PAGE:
One of the largest seafood processing companies in the U.S. agreed to a massive settlement with the Environmental Protection Agency and Department of Justice over alleged Clean Air Act violations. Under the terms of the agreement, the Seattle-based fishery will spend $23 million to reduce emissions of ozone-depleting substances from the refrigeration equipment on its vessels, and also pay a $900,000 civil penalty.
The money will go toward reducing coolant leaks from refrigerators and other equipment, employing alternative refrigerants and improving company-wide compliance.
"As a result of today's settlement, [the seafood company] will implement common-sense methods to reduce releases of ozone depleting refrigerants into the atmosphere," EPA Pacific Northwest Regional Administrator Chris Hladick said in a statement. "With millions of pounds of refrigerants still in circulation in the U.S., it's imperative that companies properly maintain and repair their appliances to ensure these don't leak out and harm the ozone layer."
One of America's largest seafood companies is alleged to have leaked 200,000 pounds of an ozone-depleting refrigerant into the atmosphere.
The company owns and operate four factory processor vessels, one freighter vessel, nearly 30 catcher and tender vessels and 10 land-based facilities in Alaska and the Pacific Northwest, which all rely on thousands of pounds of refrigerants known to deplete the ozone. The EPA alleged that from 2009 to 2016, the company went years without repairing leaks of the refrigerant R-22, an ozone-depleting hydrochlorofluorocarbon, which allowed its appliances to release 200,000 pounds of the harmful substance into the atmosphere.
The company's failure to promptly repair the leaks was a violation of CAA regulations that require owners or operators of industrial refrigeration equipment containing over 50 pounds of ozone-depleting refrigerants to repair leaks within 30 days.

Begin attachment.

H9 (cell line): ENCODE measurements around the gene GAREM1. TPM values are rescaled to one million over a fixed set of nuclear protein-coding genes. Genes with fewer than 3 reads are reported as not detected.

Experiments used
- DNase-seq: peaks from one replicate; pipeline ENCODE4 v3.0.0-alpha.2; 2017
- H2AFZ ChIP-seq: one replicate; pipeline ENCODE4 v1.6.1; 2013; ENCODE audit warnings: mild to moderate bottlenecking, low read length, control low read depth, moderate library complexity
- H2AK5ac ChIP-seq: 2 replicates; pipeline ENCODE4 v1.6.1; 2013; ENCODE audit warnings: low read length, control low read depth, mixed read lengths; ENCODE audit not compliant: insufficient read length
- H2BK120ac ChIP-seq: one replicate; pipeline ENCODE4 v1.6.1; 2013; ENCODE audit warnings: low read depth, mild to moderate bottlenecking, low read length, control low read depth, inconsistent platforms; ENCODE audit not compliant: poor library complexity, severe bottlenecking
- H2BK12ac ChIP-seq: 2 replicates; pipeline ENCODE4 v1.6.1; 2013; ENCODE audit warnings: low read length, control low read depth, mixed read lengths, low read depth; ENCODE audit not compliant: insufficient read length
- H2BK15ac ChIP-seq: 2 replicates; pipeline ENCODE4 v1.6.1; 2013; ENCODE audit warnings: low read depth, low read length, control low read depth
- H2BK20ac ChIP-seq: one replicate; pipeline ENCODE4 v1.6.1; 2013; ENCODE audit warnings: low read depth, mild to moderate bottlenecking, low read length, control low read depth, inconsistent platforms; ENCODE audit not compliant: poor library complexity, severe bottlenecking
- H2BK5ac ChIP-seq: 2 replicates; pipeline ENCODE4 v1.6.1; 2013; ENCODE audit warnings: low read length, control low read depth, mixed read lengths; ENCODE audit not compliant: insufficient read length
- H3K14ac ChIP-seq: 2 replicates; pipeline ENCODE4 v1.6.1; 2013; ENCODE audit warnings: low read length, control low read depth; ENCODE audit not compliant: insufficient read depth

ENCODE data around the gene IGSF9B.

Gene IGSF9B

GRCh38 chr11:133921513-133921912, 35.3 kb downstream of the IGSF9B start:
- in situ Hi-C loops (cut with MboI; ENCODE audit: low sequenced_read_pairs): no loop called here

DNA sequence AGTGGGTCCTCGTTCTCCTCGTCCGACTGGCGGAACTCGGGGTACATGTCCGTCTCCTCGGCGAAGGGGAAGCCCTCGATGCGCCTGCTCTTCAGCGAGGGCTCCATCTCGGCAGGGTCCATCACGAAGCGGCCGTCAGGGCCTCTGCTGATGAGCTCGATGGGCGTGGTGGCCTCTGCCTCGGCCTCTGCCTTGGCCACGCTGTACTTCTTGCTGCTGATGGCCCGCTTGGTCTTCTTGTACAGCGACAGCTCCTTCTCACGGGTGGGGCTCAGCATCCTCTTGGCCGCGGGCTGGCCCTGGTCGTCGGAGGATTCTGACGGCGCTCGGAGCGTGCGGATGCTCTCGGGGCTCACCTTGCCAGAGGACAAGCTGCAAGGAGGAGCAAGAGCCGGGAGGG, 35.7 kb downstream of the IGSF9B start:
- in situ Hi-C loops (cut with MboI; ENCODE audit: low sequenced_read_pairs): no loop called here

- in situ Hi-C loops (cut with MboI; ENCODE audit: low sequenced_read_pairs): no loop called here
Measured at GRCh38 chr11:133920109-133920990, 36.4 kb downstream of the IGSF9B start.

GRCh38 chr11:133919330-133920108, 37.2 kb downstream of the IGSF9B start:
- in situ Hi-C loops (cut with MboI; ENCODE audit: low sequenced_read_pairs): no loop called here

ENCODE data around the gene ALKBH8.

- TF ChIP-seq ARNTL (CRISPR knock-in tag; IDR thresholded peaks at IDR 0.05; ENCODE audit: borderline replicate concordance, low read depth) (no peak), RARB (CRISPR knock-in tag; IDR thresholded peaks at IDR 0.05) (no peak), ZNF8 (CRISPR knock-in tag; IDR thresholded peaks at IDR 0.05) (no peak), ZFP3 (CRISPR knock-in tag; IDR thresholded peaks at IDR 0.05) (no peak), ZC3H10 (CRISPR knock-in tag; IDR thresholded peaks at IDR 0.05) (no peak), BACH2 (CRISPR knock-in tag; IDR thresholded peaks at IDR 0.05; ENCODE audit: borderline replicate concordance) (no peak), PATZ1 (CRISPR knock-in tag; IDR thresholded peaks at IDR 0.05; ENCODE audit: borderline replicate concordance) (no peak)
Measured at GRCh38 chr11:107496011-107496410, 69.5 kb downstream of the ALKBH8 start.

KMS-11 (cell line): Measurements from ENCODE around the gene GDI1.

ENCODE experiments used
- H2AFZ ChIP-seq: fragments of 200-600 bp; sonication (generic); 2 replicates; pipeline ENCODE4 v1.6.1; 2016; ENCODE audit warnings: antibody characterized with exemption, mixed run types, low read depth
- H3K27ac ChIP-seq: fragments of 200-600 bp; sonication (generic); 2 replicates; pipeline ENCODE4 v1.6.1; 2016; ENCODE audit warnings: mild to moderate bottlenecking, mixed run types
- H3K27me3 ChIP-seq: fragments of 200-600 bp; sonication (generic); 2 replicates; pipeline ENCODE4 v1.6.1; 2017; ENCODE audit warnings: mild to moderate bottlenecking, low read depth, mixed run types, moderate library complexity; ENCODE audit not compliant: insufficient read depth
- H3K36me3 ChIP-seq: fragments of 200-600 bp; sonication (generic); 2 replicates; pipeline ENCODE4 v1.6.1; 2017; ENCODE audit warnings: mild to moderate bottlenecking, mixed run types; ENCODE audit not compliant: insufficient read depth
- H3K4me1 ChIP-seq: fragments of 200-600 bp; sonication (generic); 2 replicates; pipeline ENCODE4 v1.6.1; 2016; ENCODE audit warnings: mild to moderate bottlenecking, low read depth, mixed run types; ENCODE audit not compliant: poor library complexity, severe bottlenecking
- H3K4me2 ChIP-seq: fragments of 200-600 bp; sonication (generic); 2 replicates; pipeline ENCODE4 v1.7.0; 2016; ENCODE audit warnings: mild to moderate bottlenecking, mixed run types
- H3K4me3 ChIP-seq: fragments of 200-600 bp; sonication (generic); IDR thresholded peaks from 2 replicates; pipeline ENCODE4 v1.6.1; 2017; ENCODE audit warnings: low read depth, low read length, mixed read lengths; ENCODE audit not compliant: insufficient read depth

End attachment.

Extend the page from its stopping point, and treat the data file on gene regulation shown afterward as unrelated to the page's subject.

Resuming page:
The EPA also accused the company of failing to create adequate servicing and compliance records on at least 289 occasions, and at times using uncertified technicians to perform work on refrigerant equipment.
Part of the $23 million settlement will go towards retrofitting or retiring 23 refrigeration appliances used on 14 marine vessels to switch to an alternative refrigerant that does less harm to the ozone layer, according to Environmental Leader. The EPA claims that these changes should result in nearly 100,000 pounds of harmful refrigerant being removed from use, and will prevent future leaks from doing as much damage to the environment.
The company has also committed to conducting routine leak inspections of all appliances, installing leak detectors to monitor appliances, adding fluorescent dye into appliances to assist with leak detection, compiling information that will help identify common failure points on appliances and promptly repairing all leaks once they are discovered.
The settlement also institutes a corporate-wide refrigerant leak cap, and requires the company to allow a third-party auditor to review its compliance with the consent decree and regulations.
"The total estimated emission reductions from this settlement are equal to the amount from over 143,000 passenger vehicles driven in one year, the CO2 emissions from 734 million pounds of coal burned, or the carbon sequestered by over 790,000 acres of forests in one year," the EPA claimed in a statement.
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